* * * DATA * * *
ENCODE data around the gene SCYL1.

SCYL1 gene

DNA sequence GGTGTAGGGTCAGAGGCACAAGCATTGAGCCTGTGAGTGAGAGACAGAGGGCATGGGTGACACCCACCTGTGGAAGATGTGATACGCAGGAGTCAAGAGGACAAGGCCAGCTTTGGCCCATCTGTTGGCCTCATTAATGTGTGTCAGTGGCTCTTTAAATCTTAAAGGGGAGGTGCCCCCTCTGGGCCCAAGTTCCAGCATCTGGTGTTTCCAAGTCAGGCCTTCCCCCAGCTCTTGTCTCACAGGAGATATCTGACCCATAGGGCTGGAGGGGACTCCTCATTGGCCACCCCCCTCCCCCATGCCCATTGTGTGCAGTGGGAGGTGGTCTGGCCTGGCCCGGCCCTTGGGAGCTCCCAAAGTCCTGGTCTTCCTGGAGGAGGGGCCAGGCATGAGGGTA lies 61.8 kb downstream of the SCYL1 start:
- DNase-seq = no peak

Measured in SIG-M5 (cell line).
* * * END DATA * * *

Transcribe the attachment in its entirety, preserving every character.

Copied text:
ENCODE data around the gene SCYL1.

SCYL1 gene

DNA sequence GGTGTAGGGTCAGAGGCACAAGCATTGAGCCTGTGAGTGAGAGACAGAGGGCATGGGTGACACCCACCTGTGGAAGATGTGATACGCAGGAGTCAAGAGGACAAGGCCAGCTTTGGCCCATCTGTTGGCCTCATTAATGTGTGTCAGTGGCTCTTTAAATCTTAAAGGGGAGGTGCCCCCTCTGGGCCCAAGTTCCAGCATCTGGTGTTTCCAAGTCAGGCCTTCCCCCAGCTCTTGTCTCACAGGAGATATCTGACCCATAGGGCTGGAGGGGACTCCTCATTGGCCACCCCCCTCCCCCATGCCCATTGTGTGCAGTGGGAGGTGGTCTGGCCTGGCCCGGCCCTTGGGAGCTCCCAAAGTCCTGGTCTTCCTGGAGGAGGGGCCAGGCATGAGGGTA lies 61.8 kb downstream of the SCYL1 start:
- DNase-seq = no peak

Measured in SIG-M5 (cell line).